Volume 12, Issue 2
  • ISSN 2210-4119
  • E-ISSN: 2210-4127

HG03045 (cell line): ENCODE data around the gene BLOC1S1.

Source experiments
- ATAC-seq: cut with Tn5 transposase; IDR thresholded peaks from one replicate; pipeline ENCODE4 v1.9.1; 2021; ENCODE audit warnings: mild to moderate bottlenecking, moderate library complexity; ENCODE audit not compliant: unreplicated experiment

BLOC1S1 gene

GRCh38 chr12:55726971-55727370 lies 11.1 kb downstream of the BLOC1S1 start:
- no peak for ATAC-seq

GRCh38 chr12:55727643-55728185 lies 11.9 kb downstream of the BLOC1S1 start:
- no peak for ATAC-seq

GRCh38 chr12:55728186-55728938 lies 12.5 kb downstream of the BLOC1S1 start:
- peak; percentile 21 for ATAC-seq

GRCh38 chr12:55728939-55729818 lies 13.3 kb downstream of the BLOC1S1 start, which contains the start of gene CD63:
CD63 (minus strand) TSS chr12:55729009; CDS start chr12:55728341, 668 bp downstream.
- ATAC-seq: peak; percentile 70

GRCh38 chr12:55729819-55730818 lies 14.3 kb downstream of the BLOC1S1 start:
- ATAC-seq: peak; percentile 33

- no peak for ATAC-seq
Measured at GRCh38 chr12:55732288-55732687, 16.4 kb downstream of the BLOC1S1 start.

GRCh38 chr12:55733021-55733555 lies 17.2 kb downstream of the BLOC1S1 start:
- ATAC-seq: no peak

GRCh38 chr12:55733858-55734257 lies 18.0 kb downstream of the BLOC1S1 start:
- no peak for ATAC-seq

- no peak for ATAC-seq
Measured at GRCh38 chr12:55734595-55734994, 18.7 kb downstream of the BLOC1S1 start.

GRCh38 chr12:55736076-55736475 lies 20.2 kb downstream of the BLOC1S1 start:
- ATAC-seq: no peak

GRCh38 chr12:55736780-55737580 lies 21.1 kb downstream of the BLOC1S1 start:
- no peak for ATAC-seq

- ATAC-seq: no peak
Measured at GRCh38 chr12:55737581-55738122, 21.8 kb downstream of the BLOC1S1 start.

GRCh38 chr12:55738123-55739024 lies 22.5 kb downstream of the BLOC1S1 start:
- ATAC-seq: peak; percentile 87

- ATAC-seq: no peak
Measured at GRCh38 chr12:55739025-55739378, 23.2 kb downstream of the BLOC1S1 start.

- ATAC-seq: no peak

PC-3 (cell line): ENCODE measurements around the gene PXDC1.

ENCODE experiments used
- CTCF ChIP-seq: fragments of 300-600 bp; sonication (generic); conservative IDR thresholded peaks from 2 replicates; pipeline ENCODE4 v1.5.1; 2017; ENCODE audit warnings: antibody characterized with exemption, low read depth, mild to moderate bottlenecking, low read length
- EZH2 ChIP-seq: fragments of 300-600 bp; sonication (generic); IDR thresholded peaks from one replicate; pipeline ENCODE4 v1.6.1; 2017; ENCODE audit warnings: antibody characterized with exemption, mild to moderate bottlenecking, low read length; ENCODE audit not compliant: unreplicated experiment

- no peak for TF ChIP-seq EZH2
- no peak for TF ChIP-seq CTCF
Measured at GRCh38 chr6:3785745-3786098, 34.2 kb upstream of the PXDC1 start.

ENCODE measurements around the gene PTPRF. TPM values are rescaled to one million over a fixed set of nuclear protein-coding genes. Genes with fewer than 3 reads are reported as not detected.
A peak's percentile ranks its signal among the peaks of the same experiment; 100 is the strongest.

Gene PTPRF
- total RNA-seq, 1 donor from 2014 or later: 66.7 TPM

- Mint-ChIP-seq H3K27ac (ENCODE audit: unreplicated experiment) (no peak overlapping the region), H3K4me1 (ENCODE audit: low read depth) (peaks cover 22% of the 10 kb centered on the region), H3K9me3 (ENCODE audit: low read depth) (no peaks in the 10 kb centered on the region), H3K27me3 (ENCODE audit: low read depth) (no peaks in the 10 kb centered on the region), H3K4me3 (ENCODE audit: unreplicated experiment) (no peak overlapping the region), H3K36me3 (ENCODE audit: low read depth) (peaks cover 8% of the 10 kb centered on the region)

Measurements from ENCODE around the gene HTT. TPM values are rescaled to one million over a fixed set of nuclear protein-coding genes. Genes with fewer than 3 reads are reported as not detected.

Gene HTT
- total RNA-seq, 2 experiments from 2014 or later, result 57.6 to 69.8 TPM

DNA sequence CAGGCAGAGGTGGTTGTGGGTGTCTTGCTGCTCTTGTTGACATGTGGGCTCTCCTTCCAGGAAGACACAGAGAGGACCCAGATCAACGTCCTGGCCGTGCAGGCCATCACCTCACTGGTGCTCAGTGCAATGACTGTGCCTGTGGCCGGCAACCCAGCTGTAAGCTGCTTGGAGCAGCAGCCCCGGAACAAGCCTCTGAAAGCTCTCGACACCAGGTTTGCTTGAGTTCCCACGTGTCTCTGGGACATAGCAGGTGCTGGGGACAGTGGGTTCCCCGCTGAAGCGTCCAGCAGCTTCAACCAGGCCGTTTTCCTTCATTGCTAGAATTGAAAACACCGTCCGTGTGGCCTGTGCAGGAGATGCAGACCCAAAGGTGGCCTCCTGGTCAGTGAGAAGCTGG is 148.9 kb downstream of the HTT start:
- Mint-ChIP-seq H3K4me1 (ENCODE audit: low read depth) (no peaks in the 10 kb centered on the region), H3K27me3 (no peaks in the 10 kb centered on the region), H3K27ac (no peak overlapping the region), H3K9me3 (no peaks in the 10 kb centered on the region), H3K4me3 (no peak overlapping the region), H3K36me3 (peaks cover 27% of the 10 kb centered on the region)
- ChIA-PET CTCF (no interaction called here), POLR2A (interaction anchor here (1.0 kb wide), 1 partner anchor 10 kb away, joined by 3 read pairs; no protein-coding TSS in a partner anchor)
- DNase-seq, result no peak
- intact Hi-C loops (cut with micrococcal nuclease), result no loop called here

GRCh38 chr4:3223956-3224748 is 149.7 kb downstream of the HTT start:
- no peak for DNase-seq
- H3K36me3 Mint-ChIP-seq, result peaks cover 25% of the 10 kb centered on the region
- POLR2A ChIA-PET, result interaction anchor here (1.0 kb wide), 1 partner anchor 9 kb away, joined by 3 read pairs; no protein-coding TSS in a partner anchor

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In dealing with recent migration-related phenomena, inclusion has become an increasingly common normative ethical imperative in socio-political discourse. Considering inclusion as a situated interactive accomplishment, this article reports findings from a study on medical visits, each one involving a physician, an unaccompanied foreign minor (UFM) and a professional educator. Adopting a Conversation Analysis-informed approach to a corpus of video-recorded visits, we analyze (a) the physician’s shifts in addressivity, which either foster or hinder UFM’s inclusion during the history-taking phase, and b) and these shifts occur. We contend that, by shifting addressivity, the physician navigates the locally incompatible goals of gaining reliable information on UFM patients and fostering their active participation. We contend that the micro-practice of shifting addressivity is consistent with the management of cultural-linguistic diversity proposed by the intercultural dialogue perspective.


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